FILE PHOTO: Baghdad, Iraq, 2021/10/10. On October 10, 2021, Iraqis were called to vote in early parliamentary elections. Photography by Laurent Perpigna Iban / Hans Lucas. REUTERS./

By John Davison and Ahmed Rasheed

BAGHDAD, Oct 10 (Reuters) – Iraqis were voting on Sunday in a parliamentary election that many said they would boycott, having lost faith in the democratic system brought in by the U.S.-led invasion of 2003.

The election is being held several months early under a new law designed to help independent candidates – a response to mass anti-government protests two years ago.

The established, Shi’ite Islamist-dominated ruling elite whose most powerful parties have armed wings is expected to sweep the vote, with the movement led by populist Shi’ite cleric Moqtada al-Sadr, who opposes all foreign interference and whose main rivals are Iran-allied Shi’ite groups, seen emerging as parliament’s biggest faction.

Such a result would not dramatically alter the balance of power in the country or the wider Middle East, say Iraqi officials, foreign diplomats and analysts, but for Iraqis it could mean that a former insurgency leader and conservative Islamist could increase his sway over the government.

“I’m not going to vote and my family won’t vote either, said Murtadha Nassir, a 27-year-old man in the southern city of Nassiriya, who participated in protests and watched friends gunned down by security forces.

“These groups being voted in, they’re all the ones who targeted us.”

Nonetheless, some Iraqis were keen to vote in the election – the country’s fifth parliamentary vote since 2003 – and are hopeful of change. In the northern city of Kirkuk, Abu Abdullah said he showed up to vote an hour before polling stations opened.

“I came since early morning to be the first voter to participate in an event that will hopefully bring change,” he said. “We expect the situation to improve significantly.”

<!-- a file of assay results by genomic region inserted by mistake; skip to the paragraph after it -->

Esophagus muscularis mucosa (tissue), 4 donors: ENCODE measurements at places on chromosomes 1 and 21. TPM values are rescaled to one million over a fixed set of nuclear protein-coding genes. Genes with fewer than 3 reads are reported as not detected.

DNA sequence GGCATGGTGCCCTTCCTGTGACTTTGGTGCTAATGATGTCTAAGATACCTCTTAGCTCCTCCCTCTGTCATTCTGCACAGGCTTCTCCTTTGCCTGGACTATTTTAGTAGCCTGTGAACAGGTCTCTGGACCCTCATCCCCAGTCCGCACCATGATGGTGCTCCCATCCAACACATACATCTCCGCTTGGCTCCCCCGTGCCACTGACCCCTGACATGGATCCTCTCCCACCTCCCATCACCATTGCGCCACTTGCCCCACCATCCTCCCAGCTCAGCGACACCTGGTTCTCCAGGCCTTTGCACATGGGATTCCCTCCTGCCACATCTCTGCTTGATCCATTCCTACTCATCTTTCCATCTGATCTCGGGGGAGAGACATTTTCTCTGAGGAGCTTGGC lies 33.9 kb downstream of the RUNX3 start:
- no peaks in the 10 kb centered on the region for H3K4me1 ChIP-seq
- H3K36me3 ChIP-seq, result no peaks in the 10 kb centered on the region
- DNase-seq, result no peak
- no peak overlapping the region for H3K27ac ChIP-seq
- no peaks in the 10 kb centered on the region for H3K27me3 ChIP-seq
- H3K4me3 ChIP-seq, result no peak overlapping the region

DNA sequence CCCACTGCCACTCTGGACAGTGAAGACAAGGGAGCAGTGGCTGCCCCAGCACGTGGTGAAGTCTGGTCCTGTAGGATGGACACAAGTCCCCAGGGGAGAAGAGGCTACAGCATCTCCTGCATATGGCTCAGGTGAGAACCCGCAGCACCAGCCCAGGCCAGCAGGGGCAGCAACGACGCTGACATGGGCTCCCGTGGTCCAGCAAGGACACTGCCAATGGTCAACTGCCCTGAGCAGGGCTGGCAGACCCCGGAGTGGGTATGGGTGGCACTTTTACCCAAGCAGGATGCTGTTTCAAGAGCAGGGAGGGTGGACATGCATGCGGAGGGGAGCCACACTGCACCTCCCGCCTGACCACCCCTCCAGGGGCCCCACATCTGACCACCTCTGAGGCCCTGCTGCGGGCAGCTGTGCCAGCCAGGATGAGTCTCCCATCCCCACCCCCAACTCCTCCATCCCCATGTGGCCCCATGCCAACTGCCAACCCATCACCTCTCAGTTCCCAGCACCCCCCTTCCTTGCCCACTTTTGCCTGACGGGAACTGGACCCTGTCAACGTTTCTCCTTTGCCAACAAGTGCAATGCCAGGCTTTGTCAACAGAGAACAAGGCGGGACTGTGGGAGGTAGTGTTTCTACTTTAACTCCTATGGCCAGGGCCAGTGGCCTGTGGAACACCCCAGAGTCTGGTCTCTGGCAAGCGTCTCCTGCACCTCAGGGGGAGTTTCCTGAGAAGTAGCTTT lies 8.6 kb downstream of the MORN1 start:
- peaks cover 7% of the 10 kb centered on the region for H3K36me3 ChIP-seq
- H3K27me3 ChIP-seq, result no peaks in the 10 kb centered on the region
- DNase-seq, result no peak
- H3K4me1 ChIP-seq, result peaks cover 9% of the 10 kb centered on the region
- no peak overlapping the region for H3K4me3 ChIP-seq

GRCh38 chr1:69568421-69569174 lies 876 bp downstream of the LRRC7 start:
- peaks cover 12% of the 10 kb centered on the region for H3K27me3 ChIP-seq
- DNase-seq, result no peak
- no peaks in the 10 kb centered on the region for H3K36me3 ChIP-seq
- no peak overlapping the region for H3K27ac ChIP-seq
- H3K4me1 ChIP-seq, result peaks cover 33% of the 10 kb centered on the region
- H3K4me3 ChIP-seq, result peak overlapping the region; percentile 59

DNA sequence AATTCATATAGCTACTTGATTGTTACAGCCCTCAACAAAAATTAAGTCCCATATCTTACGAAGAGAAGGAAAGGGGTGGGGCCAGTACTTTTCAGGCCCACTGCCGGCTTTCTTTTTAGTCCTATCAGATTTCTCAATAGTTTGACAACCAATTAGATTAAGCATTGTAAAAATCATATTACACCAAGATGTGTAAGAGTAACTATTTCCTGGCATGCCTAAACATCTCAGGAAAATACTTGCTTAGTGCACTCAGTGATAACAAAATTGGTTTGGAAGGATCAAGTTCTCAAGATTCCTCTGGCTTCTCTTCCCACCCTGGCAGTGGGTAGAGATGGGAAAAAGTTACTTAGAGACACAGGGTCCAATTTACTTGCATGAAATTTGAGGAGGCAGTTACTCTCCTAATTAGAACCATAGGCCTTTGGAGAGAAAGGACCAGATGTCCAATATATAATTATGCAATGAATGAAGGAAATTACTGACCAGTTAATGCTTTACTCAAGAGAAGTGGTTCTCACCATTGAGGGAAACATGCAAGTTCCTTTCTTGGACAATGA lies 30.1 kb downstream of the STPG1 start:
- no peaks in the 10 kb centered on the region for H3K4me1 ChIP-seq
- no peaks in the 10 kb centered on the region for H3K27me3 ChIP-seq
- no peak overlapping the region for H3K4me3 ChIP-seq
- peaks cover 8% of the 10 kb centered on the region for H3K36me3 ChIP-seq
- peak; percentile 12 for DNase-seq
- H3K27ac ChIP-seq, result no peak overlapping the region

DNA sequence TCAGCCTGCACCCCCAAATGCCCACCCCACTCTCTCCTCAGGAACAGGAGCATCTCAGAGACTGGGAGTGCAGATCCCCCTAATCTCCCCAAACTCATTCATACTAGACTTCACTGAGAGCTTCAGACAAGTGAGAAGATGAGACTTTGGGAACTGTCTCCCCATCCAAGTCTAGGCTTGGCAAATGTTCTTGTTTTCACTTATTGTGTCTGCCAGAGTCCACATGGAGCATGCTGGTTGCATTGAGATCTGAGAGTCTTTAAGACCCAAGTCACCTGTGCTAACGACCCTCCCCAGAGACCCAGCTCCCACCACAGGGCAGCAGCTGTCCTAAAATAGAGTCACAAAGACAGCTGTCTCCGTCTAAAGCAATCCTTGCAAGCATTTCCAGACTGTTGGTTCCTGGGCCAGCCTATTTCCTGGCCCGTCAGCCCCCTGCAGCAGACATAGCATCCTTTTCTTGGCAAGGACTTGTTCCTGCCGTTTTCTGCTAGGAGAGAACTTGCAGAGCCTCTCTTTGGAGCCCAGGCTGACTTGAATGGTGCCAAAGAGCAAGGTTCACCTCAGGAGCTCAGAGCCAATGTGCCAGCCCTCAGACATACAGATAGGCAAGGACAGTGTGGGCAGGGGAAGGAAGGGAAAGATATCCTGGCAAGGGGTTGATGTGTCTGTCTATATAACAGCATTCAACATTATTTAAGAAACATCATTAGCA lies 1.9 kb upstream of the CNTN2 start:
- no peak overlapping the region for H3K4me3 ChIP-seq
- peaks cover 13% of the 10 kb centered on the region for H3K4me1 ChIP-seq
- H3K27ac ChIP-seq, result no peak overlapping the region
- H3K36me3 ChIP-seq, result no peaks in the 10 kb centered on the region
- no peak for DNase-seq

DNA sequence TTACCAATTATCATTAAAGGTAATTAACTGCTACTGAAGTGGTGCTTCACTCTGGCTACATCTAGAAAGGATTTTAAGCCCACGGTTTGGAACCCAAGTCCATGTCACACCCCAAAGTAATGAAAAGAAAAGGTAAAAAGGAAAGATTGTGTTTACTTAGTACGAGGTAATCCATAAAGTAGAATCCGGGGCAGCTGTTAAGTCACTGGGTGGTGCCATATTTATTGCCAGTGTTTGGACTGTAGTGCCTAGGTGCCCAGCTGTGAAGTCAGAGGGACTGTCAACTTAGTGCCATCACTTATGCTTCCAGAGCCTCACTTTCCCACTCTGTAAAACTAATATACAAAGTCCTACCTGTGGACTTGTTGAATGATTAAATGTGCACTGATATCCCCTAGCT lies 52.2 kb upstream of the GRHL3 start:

At least 167 parties and more than 3,200 candidates are competing for 329 seats in parliament, according to the election commission. Iraqi elections are often followed by months of protracted negotiations over a president, a prime minister and a cabinet.

Prime Minister Mustafa al-Kadhimi is not running for election but the negotiations after the vote could yet see him get a second term. Kadhimi who is viewed as Western-friendly has no party to back him.

The Kurds have two main parties that rule the autonomous Kurdistan region, and Sunnis this time have two main blocs.



Voters stand in line at a polling station in Duhok, Iraq, October 10, 2021. REUTERS/

Kadhimi told reporters as he cast his ballot: “I call on Iraq people: there’s still time. Go out and vote for Iraq and vote for your future.”

Kadhimi’s government called the vote early in response to anti-establishment protests in 2019 that toppled the previous administration.

Protesters’ demands included the removal of a ruling elite most Iraqis view as corrupt and keeping the country in disrepair. The demonstrations were brutally suppressed and some 600 people were killed over several months.

Iraq is safer than it has been for years and violent sectarianism is less present since Iraq vanquished the Sunni ultra-hardliners Islamic State in 2017 with the help of an international military coalition and Iran.

But endemic corruption and mismanagement has meant many of Iraq’s 40 million people are without work, and lack healthcare, education and electricity.

“Why won’t I vote? Because I have no faith in people. Those we elected, what have they done?,” asked Mohammed Hassan, a resident of Basra.

“The same thing. Look at the garbage, the filth. Where are the projects? The previous government’s projects, where are they?”


The United States, the Persian Gulf Arab countries and Israel on one side and Iran on the other compete for influence in Iraq, which has provided a gateway for Tehran to support militia proxies in Syria and Lebanon.

The 2003 invasion toppled Saddam Hussein, a Sunni Muslim, and catapulted to power the country’s majority Shi’ites and the Kurds, who were oppressed under Saddam. It unleashed years of sectarian violence, including the takeover of a third of the country by Islamic State between 2014 and 2017.

Washington is removing all U.S. combat troops as part of an agreement with the Iraqi government, although the move keeps most of its 2,500 troops in the country in non-combat roles, according to U.S. officials.

That decision came under pressure from Iraq’s dominant Shi’ite parties, many of them backed by Iran, which called for the removal of U.S. forces after the U.S. killing of top Iranian military commander Qassem Soleimani in Baghdad in 2020.

(Additional reporting by Mustafa Mahmoud in Kirkuk and Aref Mohammed in Basra and Mohammed Aty in Basra Editing by William Mallard, Frances Kerry and Raissa Kasolowsky)

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